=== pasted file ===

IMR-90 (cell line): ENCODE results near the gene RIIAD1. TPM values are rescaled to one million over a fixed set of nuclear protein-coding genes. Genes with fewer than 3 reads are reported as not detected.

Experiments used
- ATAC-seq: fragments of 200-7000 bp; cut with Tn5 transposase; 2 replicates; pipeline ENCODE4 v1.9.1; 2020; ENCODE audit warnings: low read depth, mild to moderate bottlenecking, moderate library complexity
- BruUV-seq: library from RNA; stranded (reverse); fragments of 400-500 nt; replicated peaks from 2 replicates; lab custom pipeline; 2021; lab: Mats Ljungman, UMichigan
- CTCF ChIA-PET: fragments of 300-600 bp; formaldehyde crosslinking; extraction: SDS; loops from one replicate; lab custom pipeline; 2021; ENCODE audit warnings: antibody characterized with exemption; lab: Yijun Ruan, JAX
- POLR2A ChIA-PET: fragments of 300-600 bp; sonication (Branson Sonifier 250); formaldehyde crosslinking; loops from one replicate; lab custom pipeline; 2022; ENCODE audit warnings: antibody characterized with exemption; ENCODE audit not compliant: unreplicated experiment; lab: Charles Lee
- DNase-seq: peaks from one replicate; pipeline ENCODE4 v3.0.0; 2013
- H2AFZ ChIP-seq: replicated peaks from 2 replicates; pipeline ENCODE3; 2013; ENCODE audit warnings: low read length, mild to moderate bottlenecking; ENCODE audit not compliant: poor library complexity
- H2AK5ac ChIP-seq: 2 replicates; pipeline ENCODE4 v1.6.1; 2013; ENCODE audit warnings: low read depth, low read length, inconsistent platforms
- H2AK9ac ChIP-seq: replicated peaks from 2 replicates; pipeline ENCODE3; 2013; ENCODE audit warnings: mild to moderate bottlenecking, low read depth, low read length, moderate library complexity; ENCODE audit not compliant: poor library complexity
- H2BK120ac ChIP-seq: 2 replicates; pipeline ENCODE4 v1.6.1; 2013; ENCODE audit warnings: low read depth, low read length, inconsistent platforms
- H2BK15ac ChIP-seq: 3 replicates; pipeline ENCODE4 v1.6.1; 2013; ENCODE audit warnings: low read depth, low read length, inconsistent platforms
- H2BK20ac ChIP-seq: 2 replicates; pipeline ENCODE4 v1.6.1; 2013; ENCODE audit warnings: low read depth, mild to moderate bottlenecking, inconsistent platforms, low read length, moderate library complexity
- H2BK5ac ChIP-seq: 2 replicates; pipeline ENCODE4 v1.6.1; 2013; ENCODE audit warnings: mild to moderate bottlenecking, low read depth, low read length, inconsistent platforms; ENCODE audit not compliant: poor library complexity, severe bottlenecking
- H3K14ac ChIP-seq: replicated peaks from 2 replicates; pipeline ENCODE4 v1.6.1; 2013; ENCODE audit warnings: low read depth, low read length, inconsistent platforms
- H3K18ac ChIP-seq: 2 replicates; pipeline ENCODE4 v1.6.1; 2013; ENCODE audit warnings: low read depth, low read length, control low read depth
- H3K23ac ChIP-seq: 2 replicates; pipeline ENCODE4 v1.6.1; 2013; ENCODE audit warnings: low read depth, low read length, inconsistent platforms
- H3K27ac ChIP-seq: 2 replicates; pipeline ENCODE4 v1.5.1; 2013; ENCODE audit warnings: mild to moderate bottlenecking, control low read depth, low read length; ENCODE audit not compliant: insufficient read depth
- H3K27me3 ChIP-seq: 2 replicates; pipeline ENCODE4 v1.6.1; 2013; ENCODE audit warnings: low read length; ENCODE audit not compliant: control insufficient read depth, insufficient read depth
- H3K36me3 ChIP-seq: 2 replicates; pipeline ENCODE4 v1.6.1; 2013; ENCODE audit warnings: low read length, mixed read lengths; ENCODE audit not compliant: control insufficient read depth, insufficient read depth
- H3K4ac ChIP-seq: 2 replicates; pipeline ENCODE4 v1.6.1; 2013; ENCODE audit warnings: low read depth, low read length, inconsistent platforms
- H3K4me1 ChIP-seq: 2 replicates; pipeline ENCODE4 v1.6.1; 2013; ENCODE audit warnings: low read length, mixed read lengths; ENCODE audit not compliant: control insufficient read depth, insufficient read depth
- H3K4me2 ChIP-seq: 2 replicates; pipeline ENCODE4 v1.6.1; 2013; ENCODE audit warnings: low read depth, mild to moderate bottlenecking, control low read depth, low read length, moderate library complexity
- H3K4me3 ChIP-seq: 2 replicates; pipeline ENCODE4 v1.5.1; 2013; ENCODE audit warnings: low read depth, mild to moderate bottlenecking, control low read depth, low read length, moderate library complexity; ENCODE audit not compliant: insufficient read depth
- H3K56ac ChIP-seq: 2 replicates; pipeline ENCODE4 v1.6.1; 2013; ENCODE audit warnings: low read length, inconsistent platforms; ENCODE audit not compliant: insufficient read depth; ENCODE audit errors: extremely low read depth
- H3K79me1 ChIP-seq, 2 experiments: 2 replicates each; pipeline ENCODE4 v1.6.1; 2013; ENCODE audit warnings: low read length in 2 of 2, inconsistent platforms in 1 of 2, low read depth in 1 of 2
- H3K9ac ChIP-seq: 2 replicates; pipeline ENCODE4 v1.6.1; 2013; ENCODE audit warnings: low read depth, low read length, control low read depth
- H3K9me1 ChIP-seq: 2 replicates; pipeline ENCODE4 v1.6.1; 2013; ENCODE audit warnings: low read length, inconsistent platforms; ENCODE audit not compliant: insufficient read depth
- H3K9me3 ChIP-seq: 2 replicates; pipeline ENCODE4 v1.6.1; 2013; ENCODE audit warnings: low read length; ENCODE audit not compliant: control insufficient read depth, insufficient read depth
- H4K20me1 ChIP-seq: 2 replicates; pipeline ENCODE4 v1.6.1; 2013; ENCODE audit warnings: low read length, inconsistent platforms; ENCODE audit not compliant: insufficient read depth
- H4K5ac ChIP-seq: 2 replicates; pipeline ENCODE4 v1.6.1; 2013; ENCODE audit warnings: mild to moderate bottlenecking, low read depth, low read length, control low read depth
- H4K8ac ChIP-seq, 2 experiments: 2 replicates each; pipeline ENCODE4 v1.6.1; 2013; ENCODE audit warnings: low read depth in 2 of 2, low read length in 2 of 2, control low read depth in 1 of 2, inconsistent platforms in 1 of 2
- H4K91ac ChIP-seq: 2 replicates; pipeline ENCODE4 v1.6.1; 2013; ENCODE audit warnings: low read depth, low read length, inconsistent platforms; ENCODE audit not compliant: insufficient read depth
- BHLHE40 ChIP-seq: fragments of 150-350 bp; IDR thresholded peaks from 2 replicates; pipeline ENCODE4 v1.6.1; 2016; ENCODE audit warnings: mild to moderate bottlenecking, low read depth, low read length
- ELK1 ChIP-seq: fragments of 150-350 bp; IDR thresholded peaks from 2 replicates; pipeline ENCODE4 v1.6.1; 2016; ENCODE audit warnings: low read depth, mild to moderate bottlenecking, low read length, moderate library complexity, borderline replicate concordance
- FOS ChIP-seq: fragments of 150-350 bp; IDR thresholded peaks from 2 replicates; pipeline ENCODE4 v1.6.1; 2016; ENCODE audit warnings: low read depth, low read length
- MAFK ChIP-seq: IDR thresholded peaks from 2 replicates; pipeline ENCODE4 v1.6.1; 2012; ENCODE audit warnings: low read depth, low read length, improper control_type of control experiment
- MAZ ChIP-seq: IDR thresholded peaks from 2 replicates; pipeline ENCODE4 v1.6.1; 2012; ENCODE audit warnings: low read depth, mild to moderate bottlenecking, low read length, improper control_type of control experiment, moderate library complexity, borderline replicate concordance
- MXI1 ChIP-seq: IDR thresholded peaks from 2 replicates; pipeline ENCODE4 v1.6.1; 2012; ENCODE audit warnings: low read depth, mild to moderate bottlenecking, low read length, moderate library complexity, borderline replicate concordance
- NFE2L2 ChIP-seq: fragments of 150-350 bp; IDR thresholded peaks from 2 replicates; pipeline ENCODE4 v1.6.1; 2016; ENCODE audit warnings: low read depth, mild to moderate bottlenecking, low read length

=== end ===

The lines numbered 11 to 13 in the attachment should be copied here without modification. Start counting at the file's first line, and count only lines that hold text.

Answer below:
- H2BK120ac ChIP-seq: 2 replicates; pipeline ENCODE4 v1.6.1; 2013; ENCODE audit warnings: low read depth, low read length, inconsistent platforms
- H2BK15ac ChIP-seq: 3 replicates; pipeline ENCODE4 v1.6.1; 2013; ENCODE audit warnings: low read depth, low read length, inconsistent platforms
- H2BK20ac ChIP-seq: 2 replicates; pipeline ENCODE4 v1.6.1; 2013; ENCODE audit warnings: low read depth, mild to moderate bottlenecking, inconsistent platforms, low read length, moderate library complexity